The takeaway message here is that there are two seasonal components to chronic illnesses that are caused by a haywire immune system (technical term):  the season you were born may have influenced you getting the illness in the first place, and now that it's here the seasons may influence when you feel sick and when you feel well.  Vitamin D seems to be the main focus of these studies.  This is not to say if you have a chronic autoimmune condition you should load up on Vitamin D.  You can take too much and develop toxicity.  But, it is important to monitor your vitamin D levels as part of your routine care, if you're not already.  Talk more with your doctor about this.

Dr. T

Sunday, September 15, 2013

Leaving a legacy

7:11 PM Posted by Stephanie Horgan , ,
What would you do differently if you were diagnosed with a terminal illness? Would you change anything about your life? Are there relationships you would invest more in? Or risks you would take? These are questions that many of my cancer patients struggle to answer, as they oftentimes are unable to make it through grueling treatments and the course of their disease. Over the past four years, I have seen many of my beloved patients come and go, some leaving the world behind, some re-entering it as "survivors." The most powerful encounters for me have been when people are approaching death, but have the boldness to talk about it. It gives me chills to get to have intense, meaningful conversations with people that are reflecting on the true meaning of life and what kind of legacy they want to leave.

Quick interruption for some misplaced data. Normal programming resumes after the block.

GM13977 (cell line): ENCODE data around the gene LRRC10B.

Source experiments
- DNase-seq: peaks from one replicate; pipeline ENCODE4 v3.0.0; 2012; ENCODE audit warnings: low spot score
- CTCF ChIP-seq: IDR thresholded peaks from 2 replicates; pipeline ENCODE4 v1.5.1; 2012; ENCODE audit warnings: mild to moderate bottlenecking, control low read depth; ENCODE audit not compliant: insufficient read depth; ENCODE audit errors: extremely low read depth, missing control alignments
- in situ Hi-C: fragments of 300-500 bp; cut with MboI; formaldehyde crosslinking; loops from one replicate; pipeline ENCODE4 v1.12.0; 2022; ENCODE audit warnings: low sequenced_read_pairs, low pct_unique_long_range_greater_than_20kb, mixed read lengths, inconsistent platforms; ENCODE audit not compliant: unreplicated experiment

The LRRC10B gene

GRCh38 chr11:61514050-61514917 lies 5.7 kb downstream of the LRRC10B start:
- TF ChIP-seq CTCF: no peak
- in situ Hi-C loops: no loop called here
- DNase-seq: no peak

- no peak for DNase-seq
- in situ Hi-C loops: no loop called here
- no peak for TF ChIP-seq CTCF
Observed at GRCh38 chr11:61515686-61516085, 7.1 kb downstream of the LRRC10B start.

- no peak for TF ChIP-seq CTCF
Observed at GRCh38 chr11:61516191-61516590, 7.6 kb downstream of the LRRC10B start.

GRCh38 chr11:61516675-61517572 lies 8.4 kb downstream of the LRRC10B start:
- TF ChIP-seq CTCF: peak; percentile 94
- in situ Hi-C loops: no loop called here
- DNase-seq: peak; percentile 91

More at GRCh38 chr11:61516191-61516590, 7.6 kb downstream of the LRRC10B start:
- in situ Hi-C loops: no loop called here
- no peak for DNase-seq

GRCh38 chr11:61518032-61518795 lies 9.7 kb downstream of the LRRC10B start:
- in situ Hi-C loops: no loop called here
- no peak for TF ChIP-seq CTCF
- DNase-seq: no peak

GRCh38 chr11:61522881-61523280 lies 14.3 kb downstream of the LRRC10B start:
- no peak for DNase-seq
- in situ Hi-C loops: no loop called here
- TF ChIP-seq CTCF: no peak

I came across an article in Huffington Post this week that some of you may have read as it went viral on the Internet. It was an obituary, but not just any obituary. It was one that was written ahead of time, by a Seattle author, Jane Catherine Lotter, with a great sense of humor. She was actually a humor columnist in a newspaper and was diagnosed in January 2010 with endometrial cancer. She struggled through treatment and unfortunately the cancer recurred and was terminal. She starts out her obituary with a generous dose of her sharp wit, which I loved. "One of the few advantages of dying from Grade 3, Stage IIIC endometrial cancer, recurrent and metastasized to the liver and abdomen, is that you have time to write your own obituary. (The other advantages are no longer bothering with sunscreen and no longer worrying about your cholesterol.)" This is a woman that is boldly owning her diagnosis, and not walking on eggshells. Very few are this bold and it is unarming and refreshing when I come across a person who can talk about their own impending death. As Jane spends time thanking the various people in her life, she gives a special shout-out to her social worker who encouraged her to join a support group for endometrial cancer. This was so encouraging to me, as oftentimes patients underestimate the power of being known by someone in the same boat as them. From what I have seen, support groups are the most underutilized resource that patients miss when they go through a terminal illness.